3. God commanded men to be industrious.  
    3. Labour as Valuation
      1. things have an intrinsic value, though not absolutely so (V.37)
        1. Their value depends on their usefulness to the life of man.
        2. Labour puts the difference of value on everything (V.40).
          1. Labour puts the value on land.
          2. Labour gives the right of property (V.45).
      2. Money, however, has subjective value (V.47).
        1. Has value from the consent of men.
  5. Paternal Power
    1. Law is not the limitation of freedom, but its direction to the proper interest (VI.57).
    2. Liberty is to be free from restraint and violence.
  6. Political and Civil Society

Salvation through Inflation (Gary North)

North, Gary. Salvation through Inflation.  Institute for Christian Economics.

This book has an autobiographical element for me.  While I cut my teeth as a student of the Austrian school–and am today a free market proponent–I did have a “fling” with Social Credit, though I didn’t call it that at the time.  Many of us, seeing some Enlightenment presuppositions with what we called “capitalism,” and knowing that Marxism and State Socialism were off limits, found in movements like Social Credit and Guild Socialism something of an alternative.  It can’t work, though. It can’t account for pricing. It’s also theft.

Image result for salvation through inflation

There might be another attraction to this movement.  I think some in the Alt Right will go to it. The Alt Right, like Major Douglas, is Darwinian and Nietzschean.  North responds that while there are legitimate concerns to global banking schemes and “The Elite,” any such plan of action cannot come at the expense of biblical, worldview-level analysis.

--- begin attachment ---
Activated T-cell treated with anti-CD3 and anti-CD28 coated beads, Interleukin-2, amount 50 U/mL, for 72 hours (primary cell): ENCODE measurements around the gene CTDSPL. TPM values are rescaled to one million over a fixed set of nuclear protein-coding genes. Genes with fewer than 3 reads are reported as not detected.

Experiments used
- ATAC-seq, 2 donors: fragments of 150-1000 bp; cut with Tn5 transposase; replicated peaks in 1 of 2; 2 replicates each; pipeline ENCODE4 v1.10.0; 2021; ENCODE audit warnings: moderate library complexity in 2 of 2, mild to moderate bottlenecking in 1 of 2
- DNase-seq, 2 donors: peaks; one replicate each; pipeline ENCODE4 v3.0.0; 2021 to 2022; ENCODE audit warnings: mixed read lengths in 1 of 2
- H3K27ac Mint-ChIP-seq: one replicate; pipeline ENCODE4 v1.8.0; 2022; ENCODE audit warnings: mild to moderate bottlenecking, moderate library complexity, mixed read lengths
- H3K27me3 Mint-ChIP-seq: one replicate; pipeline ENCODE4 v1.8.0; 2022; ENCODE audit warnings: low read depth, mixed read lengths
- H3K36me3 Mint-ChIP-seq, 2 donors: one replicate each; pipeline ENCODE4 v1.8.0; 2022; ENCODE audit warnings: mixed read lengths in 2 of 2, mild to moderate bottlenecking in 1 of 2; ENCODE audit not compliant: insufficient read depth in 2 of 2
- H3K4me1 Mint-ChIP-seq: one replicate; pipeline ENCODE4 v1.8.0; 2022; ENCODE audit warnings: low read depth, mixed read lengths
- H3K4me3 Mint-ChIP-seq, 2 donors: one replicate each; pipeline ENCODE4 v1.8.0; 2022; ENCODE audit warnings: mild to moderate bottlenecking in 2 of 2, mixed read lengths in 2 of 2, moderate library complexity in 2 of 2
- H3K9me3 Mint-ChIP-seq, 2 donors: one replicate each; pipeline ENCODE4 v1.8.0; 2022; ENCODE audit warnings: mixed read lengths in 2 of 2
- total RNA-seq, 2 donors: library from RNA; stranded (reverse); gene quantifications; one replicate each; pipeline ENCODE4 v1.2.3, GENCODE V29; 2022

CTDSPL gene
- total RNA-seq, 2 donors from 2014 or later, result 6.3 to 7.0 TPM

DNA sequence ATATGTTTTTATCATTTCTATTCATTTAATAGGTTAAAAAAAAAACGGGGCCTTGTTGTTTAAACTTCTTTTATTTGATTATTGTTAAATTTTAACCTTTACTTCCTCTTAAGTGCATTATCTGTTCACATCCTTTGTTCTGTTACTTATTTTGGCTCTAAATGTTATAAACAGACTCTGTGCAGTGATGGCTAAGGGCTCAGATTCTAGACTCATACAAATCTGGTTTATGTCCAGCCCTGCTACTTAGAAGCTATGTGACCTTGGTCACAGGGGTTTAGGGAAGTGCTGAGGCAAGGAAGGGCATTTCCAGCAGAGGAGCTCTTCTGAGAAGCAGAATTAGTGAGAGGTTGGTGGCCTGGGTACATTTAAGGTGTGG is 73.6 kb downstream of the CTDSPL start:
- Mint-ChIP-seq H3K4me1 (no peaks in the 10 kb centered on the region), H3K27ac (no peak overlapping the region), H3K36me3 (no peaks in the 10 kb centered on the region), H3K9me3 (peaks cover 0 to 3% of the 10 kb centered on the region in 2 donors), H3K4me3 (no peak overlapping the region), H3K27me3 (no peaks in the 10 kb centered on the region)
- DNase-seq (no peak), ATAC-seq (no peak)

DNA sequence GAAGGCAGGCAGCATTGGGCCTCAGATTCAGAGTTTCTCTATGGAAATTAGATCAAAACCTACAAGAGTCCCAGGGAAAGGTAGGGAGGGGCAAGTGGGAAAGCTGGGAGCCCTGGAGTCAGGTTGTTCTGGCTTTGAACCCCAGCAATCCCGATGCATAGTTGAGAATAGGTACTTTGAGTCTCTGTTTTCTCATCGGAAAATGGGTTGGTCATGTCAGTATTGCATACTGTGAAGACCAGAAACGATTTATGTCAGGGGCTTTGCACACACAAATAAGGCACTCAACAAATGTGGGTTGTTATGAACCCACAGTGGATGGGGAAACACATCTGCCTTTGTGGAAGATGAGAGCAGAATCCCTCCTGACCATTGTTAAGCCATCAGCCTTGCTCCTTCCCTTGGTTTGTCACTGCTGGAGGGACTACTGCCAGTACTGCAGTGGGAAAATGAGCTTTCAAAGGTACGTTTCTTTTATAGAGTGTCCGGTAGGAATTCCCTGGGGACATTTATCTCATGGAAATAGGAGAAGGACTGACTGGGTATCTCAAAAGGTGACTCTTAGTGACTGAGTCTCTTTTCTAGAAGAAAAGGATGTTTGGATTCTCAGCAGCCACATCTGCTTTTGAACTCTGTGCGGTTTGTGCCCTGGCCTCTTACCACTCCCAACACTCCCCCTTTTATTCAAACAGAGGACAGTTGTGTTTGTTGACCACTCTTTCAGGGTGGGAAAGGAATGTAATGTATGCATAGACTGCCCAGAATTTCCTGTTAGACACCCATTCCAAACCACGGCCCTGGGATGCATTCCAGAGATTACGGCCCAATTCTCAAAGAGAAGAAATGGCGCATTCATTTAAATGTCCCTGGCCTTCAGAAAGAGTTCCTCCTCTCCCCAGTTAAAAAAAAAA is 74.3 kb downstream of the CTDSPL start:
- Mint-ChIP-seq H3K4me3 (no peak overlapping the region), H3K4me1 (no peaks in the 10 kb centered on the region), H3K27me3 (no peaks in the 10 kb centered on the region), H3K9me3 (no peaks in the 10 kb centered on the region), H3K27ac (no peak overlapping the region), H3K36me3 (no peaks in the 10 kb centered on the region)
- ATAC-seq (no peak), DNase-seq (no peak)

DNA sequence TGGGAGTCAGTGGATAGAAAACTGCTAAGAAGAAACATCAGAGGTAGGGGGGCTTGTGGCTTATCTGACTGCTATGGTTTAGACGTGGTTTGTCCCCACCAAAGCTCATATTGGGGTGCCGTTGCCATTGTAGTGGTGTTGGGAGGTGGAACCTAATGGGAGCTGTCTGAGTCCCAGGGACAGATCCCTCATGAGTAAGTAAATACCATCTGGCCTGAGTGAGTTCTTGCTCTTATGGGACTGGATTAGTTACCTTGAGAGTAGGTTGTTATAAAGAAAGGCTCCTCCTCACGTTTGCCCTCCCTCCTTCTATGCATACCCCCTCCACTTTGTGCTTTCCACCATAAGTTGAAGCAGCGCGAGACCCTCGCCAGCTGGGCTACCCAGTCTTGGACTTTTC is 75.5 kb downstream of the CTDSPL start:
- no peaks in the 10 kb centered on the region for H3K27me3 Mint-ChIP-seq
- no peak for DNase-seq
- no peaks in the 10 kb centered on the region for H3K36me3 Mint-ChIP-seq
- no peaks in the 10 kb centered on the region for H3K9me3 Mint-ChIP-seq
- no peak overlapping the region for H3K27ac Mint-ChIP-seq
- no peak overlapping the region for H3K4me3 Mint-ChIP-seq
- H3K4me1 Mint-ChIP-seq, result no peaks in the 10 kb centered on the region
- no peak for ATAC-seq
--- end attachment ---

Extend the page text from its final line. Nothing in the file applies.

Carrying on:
Social Credit: the claim that capitalism does not “create sufficient bank credit that allows consumers to buy the entire output of industry” (North xv). The State replaces the bankers. As North nicely summarizes, it is a conservative movement that relies on a left-wing critique of capitalism (2).  It’s goal is for the state to create fiat money so that the economy won’t be underconsumed.

Basic tenets of social credit:

* Nature is inherently bountiful
* Human institutions are the cause of scarcity (Social Credit, 77-79).
* The community creates credit (North 59).
* No distinction between public and private property (Douglas, Social Credit, 205).
* You can’t buy or sell real estate (206).
* Falling prices are bad for the economy (Douglas, The Monopoly of Credit, 28). The money supply is never sufficient to clear the market.

Scarcity and Wealth

Biblical view of wealth: Scarcity is an example of negative sanctions in history (Genesis 3:17-19).  Scarcity is defined as “At zero price there is greater demand for something than there is available supply to meet all the demand” (North 45).  Economic growth, accordingly, is when we increase the number of our options.